As you might expect, these difficulties come to the fore in arguments between bilingual couples. “That’s the time when it really comes out, what you can and can’t express, because it matters, words matter so much in that situation,” Anna Irvin says.
Dr Aneta Pavlenko, Professor of Applied Linguistics at Temple University, who has conducted research into emotions including anger in bilingual relationships, agrees. “Differences become particularly acute during arguments, because arguments are the time when you have the least control of your language but at the same time you need most to express your emotions,” she says.
Even the way different cultures perceive anger can affect arguments Crestovich, a native Russian speaker, continues. “English-language scholars often treat anger as a universal concept, but, as a Russian speaker coming to this culture, it was at first hard for me to understand exactly, because in Russia we make somewhat different distinctions. I found the gap between English anger and the two Russian concepts, serdit’sia (to be cross at someone) and zlit’sia (to be angry, irritated with someone) somewhat difficult to navigate at first. The way psychologists explain this is that situations trigger certain feelings in us, but the way we name these experiences differs depending on our native languages.”
This means than in an argument, every word counts – which has a surprising upside, Jiah Irvin explains. “It slows everything down” she says. “But I think that actually that can lead to a more solid basis,” she says. “It forces you to be more careful about the way you speak and what you say and how you say it”.
It’s all relative
“It felt good to touch Olivier in his own language – to be able to push his buttons, graze his pleasure points”, Lauren Collins writes, after gaining fluency in her partner’s language brings her closer to him. And an understanding of the French language, and the importance it gives to the separation of formal and informal addresses, helps her unpick some of her own misunderstandings of his attitudes. “I had once interpreted Olivier’s reticence as pessimism, but I now saw the deep romanticism, the hopefulness, of not wanting to overstate or to overpromise”, she writes.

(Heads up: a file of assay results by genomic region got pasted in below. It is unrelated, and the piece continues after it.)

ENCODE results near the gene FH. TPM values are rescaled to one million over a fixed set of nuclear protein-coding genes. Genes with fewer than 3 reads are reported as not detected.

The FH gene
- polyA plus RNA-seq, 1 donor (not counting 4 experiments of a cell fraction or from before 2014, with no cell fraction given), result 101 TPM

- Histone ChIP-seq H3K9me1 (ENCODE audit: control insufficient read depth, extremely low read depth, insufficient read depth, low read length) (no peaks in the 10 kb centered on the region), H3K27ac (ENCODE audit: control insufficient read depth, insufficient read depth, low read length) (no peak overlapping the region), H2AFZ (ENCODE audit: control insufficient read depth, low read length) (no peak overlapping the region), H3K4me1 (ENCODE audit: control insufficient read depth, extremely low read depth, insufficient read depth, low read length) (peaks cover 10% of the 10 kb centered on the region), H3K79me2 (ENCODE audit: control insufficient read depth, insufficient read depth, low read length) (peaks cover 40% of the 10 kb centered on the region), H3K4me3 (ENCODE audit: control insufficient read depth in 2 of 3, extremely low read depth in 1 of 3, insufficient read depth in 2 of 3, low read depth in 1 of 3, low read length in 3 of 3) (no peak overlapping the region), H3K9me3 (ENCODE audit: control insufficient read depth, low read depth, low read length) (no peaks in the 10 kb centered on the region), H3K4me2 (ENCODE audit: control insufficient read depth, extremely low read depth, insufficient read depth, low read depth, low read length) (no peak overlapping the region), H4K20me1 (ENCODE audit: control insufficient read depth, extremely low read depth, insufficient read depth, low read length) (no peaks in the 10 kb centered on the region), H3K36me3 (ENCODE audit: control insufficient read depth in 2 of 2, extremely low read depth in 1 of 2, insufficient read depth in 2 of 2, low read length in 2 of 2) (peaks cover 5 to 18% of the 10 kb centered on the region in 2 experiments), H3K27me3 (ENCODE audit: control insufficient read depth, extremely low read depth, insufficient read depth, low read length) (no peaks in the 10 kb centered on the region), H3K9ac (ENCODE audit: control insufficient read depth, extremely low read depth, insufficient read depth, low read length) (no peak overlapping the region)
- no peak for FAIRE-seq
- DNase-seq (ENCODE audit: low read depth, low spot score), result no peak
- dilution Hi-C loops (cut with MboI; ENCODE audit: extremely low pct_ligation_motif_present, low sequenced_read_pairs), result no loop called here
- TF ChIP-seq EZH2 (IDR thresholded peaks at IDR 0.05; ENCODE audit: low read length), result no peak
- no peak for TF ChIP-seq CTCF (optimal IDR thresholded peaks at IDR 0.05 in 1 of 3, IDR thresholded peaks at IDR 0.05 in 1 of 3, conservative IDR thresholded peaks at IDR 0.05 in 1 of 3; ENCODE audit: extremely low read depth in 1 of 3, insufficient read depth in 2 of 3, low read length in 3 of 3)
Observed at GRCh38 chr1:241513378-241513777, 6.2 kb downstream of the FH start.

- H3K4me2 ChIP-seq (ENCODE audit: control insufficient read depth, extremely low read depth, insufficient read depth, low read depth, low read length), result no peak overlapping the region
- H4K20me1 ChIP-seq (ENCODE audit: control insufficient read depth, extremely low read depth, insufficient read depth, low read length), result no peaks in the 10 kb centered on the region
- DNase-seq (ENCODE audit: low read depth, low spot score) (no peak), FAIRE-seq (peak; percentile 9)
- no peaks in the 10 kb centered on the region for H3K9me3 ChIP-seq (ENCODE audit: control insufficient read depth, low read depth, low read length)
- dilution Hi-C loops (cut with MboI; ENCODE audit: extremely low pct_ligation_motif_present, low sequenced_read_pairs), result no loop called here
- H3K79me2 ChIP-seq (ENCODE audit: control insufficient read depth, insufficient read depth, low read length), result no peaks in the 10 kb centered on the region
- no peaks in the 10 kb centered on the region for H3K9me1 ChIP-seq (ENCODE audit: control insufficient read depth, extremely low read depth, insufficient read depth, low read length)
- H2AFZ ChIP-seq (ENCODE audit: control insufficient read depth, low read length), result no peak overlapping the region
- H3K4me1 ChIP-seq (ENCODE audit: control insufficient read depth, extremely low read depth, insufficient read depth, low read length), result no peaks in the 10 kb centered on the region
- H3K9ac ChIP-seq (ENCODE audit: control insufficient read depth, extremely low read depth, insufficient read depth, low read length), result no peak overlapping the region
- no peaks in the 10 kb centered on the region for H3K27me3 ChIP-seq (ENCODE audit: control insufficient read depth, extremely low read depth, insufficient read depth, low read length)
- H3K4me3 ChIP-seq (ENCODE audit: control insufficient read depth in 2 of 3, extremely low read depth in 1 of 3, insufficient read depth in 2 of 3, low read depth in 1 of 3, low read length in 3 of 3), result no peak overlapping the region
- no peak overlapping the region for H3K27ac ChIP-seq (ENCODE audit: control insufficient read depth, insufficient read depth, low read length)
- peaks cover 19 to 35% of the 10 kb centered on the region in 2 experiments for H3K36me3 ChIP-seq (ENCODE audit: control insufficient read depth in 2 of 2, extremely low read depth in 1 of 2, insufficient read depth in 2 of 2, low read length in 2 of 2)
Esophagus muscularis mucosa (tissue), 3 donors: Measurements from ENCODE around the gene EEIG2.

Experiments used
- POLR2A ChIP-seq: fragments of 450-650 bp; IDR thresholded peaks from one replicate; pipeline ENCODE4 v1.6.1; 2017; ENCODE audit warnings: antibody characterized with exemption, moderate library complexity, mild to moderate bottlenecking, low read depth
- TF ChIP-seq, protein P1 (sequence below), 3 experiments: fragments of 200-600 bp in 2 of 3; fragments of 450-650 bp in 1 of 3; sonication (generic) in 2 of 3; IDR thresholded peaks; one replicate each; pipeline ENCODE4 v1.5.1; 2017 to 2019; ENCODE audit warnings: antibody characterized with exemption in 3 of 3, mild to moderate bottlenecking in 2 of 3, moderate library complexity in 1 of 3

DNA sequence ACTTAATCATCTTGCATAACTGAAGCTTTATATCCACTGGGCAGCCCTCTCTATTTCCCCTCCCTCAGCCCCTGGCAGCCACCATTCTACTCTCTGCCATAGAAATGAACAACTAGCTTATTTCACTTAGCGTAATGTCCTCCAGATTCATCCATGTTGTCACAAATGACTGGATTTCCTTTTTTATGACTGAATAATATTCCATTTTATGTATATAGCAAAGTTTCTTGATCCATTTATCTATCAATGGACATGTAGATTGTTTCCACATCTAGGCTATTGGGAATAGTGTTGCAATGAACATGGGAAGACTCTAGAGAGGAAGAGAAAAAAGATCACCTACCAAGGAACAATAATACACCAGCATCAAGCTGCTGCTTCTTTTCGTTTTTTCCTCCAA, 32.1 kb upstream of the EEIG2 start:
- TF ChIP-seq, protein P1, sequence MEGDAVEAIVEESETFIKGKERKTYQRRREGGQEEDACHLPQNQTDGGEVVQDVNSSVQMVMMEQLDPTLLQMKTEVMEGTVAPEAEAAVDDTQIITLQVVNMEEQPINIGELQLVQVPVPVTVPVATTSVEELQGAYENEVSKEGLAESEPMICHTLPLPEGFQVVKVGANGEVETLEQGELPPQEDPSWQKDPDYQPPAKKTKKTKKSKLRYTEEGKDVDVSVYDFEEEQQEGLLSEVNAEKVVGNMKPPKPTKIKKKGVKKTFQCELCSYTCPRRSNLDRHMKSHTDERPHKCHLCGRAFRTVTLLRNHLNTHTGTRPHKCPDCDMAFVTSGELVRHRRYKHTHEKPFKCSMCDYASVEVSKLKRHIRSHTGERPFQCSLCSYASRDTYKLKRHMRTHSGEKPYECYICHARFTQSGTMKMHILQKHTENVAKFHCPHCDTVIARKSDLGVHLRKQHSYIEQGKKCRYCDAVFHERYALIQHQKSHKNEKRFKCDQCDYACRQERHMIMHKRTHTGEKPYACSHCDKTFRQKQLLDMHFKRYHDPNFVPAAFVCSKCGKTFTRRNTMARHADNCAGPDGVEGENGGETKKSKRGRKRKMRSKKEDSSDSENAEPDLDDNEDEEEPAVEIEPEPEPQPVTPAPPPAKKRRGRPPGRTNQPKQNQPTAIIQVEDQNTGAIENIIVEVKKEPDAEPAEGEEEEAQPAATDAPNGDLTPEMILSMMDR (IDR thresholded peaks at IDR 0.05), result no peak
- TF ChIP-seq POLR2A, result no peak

But the process of learning a second language – similar perhaps to acquiring any new skill, like taking up a musical instrument or painting – led Lauren to an epiphany of sorts. Although the catalyst for her to learn a new language was love for her partner, it did far more, opening her up to new experiences ̶ and perspectives. “French became this parallel love affair for me” she says. As she writes early on in the book, “I have no way of foreseeing that French will reshape the contours of my relationships, that I won’t always consider people intimates until proven not to be.” This shift intrigues her: can learning a new language really change the way we think?
The idea that thought is affected by language – known as linguistic relativism and determinism – gained popularity in the mid-20th Century with the Sapir-Whorf hypothesis. Human beings “are very much at the mercy of the particular language which has become the medium of expression for their society,” writes Sapir. This theory has since been largely undermined: Noam Chomsky’s theory of universalism used the fact that children are able to learn any language with the same ease to disprove it, while the linguist and cognitive scientist Steven Pinker expanded on Chomsky in The Language Instinct (1994), stating that language was an innate rather than cultural faculty of the brain.